'Many enter the civil services with the desire to do good work but get beaten by the system, step back or become part of it.'
'Ten fantastic officers out of 100 can completely change the game.'
Isha Singh is the daughter of former Indian Police Service officer Y P Singh who stood up against corruption and quit the IPS.
She fulfilled her childhood dream and qualified for the IPS in the recent Union Public Service Commission exam.
"I want her to be humane, uphold the law and be true to the Constitution," says mother Abha Singh, a former civil servant who quit the Indian Postal Service to become an activist lawyer.
Archana Masih spoke to the mother-daughter about the officer Isha Singh wants to be as she prepares to join the Lal Bahadur Shastri National Academy of Administration in Mussoorie next week.
One of the people to congratulate Isha Singh after she passed the UPSC exam and was selected for the Indian Police Service was a cobbler who sat outside her building in Mumbai for years.
He came to her door with a bouquet of flowers and said 'You used to be a little girl in front of my eyes. Now you will be a big officer.'
"I told him, 'From today I am your servant. As a public servant, my job is to serve you'," recounts Isha, 26, the daughter of former IPS officer Yogesh Pratap Singh who quit the IPS to become an activist lawyer.
Her mother Abha Singh, a former Indian Postal Service officer, is a practicing lawyer in the Bombay high court.
Isha herself graduated from the National Law School of India University in Bengaluru in 2018 and worked as a lawyer focusing on public interest cases.
She recently won a case where the state had to pay Rs 10 lakh in compensation to the widows of sewage workers who died cleaning a septic tank in a private housing society.
"There are so many vulnerable people who are forgotten if no one speaks for them. Young people need to pick up those fights," says Isha as she prepares to join the training academy in Mussoorie next week.
"We can make things happen. It is important to ignore the narrative that disempowers you."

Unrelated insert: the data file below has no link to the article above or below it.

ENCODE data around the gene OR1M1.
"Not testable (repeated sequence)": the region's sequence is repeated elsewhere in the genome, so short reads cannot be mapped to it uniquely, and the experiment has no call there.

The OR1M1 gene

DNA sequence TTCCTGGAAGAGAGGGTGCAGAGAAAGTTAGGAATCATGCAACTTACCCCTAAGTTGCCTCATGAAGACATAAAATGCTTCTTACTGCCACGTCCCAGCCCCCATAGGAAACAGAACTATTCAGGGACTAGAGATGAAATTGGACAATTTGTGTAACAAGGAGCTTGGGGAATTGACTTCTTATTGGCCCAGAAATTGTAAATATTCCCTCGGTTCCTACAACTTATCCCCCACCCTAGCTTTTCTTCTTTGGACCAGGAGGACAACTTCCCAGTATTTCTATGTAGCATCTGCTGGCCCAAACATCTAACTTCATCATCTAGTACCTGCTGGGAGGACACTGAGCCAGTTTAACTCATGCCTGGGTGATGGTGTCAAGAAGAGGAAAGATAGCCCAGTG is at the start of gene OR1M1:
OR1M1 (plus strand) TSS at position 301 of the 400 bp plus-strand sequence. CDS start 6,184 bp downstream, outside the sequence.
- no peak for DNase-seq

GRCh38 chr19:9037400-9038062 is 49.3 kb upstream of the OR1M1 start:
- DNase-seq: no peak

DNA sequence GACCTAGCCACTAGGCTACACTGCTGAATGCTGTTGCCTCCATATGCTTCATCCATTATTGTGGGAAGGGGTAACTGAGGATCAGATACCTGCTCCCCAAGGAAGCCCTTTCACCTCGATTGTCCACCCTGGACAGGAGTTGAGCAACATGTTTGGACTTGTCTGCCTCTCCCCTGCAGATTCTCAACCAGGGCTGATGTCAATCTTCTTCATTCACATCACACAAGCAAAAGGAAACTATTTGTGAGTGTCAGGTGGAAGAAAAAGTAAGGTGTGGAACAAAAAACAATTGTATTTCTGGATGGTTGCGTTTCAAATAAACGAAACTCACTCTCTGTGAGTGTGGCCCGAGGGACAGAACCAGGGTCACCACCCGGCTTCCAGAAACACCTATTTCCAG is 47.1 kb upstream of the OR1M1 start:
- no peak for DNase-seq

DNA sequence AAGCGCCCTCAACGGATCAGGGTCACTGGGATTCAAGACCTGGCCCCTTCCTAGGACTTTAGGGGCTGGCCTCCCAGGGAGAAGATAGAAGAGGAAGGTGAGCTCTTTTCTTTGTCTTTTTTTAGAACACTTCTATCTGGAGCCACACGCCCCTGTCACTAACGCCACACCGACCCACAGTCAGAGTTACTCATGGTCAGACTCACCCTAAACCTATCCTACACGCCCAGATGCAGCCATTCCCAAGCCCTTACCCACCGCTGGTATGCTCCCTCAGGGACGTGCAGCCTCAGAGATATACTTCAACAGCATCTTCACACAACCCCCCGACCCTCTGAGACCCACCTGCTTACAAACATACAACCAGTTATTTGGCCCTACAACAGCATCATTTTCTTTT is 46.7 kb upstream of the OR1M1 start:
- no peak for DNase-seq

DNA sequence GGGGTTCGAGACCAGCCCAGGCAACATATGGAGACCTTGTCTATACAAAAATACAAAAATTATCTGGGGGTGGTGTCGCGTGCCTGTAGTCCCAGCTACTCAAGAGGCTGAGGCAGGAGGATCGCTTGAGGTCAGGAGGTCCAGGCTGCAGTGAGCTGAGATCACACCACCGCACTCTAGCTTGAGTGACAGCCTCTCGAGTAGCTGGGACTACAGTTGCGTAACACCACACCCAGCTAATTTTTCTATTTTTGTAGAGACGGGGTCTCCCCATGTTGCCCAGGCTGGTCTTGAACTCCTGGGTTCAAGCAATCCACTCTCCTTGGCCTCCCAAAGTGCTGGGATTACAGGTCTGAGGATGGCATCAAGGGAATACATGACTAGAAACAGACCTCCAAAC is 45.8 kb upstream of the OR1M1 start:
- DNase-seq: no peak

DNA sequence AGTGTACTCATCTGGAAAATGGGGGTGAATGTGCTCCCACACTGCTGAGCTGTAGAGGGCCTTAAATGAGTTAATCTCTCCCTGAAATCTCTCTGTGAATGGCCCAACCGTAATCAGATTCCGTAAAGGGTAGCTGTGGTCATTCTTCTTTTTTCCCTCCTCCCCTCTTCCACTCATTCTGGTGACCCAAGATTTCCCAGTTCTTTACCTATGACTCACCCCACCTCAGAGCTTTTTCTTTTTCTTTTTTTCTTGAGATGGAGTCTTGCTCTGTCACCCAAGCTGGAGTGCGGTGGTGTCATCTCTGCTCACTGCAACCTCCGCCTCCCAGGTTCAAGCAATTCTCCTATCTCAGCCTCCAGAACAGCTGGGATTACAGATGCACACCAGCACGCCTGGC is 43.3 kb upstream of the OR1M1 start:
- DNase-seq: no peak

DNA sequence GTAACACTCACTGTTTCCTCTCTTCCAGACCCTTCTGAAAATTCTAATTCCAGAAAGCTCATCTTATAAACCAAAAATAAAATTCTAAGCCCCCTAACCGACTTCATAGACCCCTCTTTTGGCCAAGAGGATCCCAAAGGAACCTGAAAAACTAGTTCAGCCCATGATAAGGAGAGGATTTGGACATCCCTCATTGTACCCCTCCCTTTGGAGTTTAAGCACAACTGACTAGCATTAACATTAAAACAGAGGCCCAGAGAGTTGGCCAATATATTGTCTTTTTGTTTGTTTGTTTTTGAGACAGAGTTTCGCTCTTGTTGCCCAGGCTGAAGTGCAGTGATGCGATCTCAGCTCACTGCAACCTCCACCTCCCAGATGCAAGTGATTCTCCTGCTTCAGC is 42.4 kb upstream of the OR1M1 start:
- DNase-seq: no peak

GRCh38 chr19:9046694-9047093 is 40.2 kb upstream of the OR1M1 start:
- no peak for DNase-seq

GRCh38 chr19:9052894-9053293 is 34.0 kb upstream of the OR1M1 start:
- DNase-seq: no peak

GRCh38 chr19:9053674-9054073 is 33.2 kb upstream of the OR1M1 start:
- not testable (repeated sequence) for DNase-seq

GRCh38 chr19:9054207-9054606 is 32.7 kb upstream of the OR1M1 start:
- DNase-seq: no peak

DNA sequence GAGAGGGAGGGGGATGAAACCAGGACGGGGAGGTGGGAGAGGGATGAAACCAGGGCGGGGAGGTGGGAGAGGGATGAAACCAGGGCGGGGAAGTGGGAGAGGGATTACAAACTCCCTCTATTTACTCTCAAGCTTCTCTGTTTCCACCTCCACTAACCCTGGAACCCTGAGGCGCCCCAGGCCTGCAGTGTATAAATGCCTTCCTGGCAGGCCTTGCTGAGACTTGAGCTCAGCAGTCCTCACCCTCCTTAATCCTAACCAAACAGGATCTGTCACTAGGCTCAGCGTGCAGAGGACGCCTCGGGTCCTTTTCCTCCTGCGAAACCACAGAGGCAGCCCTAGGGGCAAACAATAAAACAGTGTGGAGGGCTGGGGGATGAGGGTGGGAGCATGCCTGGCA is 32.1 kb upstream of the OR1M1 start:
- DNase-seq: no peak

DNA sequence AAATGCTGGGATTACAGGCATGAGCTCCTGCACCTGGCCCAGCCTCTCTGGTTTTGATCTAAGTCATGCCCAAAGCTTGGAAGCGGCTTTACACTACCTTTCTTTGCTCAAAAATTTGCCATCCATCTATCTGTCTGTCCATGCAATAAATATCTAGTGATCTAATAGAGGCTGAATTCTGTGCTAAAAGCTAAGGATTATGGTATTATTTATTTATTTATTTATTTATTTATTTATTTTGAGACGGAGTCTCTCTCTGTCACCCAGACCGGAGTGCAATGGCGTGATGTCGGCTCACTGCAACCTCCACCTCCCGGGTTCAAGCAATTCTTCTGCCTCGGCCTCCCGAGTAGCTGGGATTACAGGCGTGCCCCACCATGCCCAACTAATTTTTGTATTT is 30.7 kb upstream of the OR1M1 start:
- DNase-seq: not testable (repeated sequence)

Another legal achievement she talks with pride is securing bail for a woman who was jailed on aggravated charges of forgery by a powerful bureaucrat.
"It made me realise how powerful and incredible the tool of law is. Despite all the odds, it opened my eyes that justice is possible."
"This whole narrative that nothing can happen and there is a rot in our system is not true. The system does work -- like an old Ambassador car, it works when pushed."
"We must always believe in justice."
"It is a beautiful beginning into the government service where ever so often I have been told it will be a disillusioning experience," she says.
As a student at the National Law School she passed by a phrase written at the entrance to the academic block every day.
It said: Be ye never so high, the law is always above you.
She read that each day and internalised it.
"I am a strong believer in the Constitution. I sat in the court room during the manual scavenging verdict feeling such reverence for our Constitution," she says. "It is only because of our beautifully crafted Constitution that people can think of being equal."
"I will never turn my back on it."
Isha studied at Mumbai's Cathedral and John Connon School and Mayo College, Ajmer. She ranked 35 in the Common Law Entrance Test and was selected to study at country's top law college. Several of her batchmates went for degrees or careers abroad and joined top law firms.
She turned down an internship in corporate law to work on human rights cases instead and prepared for the UPSC simultaneously.
She succeeded in the second attempt, using the lockdown to concentrate on her preparation.
What drew her to government was the passion for development, social justice and human rights.
"The government is the best NGO. Every citizen must be an activist," she says.
"We are at a point in India's history where the youth wants to break away from the status quo-ism and focus on talent, merit, development, scientific inquiry, rational thought."
Internally troubled by the phenomenon of young people wanting to emigrate abroad, she says, "They feel India is not able to offer the quality of life they desire. There is some truth in it because the system makes it hard for people to be good when it doesn't reward honesty, ethics and activism."
"We need to retain our brightest minds by assuring them of a meaningful and purposeful life."